Biden administration officials traveled to Venezuela over the weekend for talks on potentially allowing the country to sell its oil on the international market, helping to replace Russian fuel. Biden may travel to Saudi Arabia as the US works to convince the kingdom to increase its production. And a looming nuclear deal could bring significant volumes of Iranian oil back to the market.
Caracas, Riyadh and Tehran would have been unlikely sources of relief for a Biden-led Western alliance before the start of the war in Ukraine. But Russia’s invasion has upended international relations, forcing the US and other nations to seek out solutions in places they’d previously shunned.
Those efforts have grown more intense in recent days and Biden is expected to announce a ban on Russian energy imports on Tuesday morning, according to three sources familiar with the decision.In both public and private conversations, top American allies have said the US would likely be acting on its own should it target Russian energy imports. That has raised its own concerns, as US officials remain wary of pursuing any action that would fragment the carefully coordinated alliance that has served as the focal point of the response up to this point.
Russia has typically exported roughly 5 million barrels of crude per day, half of which goes to Europe. Venezuela, which has the world’s largest proven oil reserves, could help make up the gap, but the country has suffered persistent output issues. Before sanctions were applied on Iran, it produced about 4 million barrels per day. Saudi Arabia has spare capacity to ramp up production, though it has so far been unwilling.
For Biden, the effort to identify oil supplies — even in autocratic regimes — demonstrates the lengths he is willing to go to inflict serious pain on Moscow. He has long framed his presidency around defending democracy from creeping authoritarianism and accused his predecessor of cozying up to the world’s strongmen. But reducing the world’s dependance on one autocrat’s energy supplies could mean turning to another’s instead.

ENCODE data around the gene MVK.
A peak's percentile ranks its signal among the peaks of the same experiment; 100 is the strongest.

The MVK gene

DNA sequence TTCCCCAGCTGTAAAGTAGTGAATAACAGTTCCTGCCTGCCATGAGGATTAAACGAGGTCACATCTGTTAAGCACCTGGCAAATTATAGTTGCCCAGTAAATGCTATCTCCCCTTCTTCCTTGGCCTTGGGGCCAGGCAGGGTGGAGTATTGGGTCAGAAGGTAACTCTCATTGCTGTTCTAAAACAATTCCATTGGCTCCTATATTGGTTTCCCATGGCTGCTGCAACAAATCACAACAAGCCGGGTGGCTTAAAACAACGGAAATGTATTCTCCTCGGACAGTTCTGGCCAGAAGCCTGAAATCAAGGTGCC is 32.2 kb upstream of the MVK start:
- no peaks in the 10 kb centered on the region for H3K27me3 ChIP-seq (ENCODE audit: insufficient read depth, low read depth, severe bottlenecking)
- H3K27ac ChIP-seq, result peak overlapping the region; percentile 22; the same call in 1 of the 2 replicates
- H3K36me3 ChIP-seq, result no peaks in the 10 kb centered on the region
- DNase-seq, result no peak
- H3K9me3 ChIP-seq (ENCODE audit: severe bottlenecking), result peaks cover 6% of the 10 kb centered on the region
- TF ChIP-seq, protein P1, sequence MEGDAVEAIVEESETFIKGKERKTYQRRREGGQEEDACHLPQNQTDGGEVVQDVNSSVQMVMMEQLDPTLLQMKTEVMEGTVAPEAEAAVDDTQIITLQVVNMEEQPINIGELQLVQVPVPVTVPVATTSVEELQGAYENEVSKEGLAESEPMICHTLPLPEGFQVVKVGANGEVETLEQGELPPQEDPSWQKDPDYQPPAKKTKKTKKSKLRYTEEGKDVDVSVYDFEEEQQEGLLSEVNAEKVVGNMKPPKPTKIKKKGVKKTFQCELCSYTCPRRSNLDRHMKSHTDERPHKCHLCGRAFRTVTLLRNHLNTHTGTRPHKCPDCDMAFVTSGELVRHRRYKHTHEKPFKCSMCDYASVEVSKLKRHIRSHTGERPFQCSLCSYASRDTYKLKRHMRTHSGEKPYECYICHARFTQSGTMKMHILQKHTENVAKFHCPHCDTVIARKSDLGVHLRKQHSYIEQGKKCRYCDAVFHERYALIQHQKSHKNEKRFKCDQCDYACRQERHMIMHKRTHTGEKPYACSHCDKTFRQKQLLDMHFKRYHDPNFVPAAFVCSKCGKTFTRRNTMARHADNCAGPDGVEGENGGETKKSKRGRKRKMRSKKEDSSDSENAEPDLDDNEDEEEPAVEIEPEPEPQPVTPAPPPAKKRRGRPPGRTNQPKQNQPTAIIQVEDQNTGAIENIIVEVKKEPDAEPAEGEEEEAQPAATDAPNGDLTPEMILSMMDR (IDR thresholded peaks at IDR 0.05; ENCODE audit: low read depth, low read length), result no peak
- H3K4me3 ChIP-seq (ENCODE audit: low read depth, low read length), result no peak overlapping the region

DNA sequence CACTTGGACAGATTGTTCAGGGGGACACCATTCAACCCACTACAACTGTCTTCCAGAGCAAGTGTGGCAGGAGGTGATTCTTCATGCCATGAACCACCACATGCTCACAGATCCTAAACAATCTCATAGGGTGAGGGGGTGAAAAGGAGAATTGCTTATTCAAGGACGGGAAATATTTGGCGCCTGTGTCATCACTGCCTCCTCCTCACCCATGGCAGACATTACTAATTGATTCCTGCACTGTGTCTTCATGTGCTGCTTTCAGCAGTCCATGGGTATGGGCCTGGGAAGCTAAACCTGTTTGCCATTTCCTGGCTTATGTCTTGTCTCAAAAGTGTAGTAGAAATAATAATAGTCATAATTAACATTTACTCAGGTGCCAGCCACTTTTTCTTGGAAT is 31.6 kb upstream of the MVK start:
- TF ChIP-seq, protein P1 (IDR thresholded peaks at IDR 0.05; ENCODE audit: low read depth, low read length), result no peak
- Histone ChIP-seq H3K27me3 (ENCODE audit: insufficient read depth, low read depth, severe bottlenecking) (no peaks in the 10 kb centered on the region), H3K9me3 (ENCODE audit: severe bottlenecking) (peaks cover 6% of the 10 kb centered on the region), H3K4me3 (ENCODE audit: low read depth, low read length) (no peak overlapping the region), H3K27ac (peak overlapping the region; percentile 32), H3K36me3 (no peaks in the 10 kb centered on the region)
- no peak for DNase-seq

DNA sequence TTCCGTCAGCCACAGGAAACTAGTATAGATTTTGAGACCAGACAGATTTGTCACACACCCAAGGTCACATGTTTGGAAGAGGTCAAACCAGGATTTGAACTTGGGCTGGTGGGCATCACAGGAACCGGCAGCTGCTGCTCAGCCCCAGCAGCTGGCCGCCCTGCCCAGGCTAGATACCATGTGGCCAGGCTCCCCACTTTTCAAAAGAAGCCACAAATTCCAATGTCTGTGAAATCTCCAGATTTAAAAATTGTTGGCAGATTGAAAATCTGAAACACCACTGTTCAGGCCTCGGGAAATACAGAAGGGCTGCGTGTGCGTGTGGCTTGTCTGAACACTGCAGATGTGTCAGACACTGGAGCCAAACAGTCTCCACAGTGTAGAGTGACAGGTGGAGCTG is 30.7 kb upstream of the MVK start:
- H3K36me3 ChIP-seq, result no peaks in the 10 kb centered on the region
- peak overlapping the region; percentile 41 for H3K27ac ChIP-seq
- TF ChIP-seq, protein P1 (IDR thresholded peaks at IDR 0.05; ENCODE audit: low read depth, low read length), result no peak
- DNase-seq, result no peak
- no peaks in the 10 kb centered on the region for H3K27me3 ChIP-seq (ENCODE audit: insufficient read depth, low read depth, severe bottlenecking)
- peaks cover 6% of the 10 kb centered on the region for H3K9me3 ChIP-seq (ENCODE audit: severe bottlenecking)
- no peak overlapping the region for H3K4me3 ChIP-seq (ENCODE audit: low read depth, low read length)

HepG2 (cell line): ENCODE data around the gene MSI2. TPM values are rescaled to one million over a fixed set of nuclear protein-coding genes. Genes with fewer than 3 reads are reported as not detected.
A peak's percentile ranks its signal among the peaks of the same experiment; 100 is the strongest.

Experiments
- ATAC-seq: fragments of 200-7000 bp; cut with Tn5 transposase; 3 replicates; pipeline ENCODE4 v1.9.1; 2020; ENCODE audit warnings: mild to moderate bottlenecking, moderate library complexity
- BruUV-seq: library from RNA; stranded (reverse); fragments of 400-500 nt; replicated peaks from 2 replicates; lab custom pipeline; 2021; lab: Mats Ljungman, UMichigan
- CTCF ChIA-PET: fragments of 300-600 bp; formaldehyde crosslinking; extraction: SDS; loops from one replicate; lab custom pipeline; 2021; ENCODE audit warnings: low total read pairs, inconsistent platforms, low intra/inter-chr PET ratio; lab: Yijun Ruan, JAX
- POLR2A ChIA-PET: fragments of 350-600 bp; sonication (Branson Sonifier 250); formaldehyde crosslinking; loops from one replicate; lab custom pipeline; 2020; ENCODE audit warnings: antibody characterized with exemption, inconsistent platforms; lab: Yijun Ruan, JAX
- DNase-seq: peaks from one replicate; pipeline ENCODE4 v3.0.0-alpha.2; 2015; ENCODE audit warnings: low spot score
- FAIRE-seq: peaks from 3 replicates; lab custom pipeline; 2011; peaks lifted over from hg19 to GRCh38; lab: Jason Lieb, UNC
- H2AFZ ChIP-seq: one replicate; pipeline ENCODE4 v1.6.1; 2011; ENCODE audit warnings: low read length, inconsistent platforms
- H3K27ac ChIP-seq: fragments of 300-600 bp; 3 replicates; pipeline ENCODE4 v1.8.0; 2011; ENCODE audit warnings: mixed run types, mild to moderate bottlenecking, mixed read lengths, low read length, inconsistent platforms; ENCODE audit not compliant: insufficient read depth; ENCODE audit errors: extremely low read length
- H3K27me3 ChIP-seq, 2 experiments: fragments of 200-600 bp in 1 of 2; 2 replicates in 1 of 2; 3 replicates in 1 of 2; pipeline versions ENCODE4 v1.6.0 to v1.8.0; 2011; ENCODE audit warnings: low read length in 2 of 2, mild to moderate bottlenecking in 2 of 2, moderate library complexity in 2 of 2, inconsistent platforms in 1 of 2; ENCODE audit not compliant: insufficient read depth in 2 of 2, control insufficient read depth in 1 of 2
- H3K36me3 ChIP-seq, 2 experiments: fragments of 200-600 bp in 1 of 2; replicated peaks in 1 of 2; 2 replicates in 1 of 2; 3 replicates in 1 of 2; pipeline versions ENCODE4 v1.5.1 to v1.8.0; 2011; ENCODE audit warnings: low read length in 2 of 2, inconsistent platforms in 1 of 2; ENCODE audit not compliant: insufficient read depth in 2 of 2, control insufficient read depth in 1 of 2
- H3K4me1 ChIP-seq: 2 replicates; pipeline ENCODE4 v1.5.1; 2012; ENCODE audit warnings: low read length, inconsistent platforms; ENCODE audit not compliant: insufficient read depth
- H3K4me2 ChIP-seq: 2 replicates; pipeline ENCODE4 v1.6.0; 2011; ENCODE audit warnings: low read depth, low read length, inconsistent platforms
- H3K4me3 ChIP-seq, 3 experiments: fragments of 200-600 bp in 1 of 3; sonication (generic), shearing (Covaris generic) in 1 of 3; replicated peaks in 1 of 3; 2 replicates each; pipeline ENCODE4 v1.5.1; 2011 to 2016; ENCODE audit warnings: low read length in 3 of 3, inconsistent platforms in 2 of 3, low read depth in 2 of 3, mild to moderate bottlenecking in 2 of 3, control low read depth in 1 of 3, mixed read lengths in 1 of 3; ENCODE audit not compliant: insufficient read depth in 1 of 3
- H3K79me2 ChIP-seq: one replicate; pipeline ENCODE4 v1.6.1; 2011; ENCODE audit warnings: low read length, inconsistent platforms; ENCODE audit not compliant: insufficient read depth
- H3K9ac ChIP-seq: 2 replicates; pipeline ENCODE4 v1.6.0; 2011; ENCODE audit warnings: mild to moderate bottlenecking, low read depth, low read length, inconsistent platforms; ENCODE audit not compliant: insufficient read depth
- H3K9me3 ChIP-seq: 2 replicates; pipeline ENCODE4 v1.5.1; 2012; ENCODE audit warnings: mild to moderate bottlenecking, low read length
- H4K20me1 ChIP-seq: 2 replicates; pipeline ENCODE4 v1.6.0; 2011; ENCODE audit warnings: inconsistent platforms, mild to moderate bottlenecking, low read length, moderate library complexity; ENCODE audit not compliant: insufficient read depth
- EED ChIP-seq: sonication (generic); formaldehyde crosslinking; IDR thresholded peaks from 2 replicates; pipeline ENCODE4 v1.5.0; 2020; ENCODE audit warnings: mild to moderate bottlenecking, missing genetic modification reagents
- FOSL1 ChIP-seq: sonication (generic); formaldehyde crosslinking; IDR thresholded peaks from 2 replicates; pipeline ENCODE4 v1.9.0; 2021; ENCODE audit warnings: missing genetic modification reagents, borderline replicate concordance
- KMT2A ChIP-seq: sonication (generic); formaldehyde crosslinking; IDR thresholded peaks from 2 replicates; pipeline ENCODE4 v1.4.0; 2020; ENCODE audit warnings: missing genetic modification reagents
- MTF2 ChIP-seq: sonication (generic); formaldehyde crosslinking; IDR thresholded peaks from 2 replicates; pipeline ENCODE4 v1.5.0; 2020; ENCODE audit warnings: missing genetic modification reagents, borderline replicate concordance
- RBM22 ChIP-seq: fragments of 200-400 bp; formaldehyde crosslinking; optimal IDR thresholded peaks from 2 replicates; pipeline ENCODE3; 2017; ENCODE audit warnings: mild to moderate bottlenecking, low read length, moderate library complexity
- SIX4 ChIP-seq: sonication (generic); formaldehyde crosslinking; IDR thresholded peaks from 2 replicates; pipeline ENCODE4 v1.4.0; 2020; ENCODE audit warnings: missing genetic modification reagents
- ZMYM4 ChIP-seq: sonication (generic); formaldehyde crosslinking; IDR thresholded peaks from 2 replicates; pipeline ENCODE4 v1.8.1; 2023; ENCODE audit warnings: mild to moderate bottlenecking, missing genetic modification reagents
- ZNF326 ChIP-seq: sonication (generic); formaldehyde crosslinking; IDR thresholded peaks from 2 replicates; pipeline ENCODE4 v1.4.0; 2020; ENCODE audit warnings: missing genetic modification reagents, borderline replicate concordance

It’s far from clear that the administration’s efforts will yield results. Venezuela’s socialist leader, Nicolás Maduro, is Russian President Vladimir Putin’s top ally in Latin America. So far, Saudi Arabia has refused to increase production, though officials remain hopeful of a breakthrough. And a revived Iran nuclear deal remains elusive — in part because of new demands by Russia, a partner in the international negotiations.
Still, Biden administration officials remain intent on identifying potential supplies of energy that could replace Russia’s exports. While US officials have assessed it would not be in Russia’s interest to weaponize its energy exports, the risk that it may come to pass and the need to protect European allies — particularly when it …….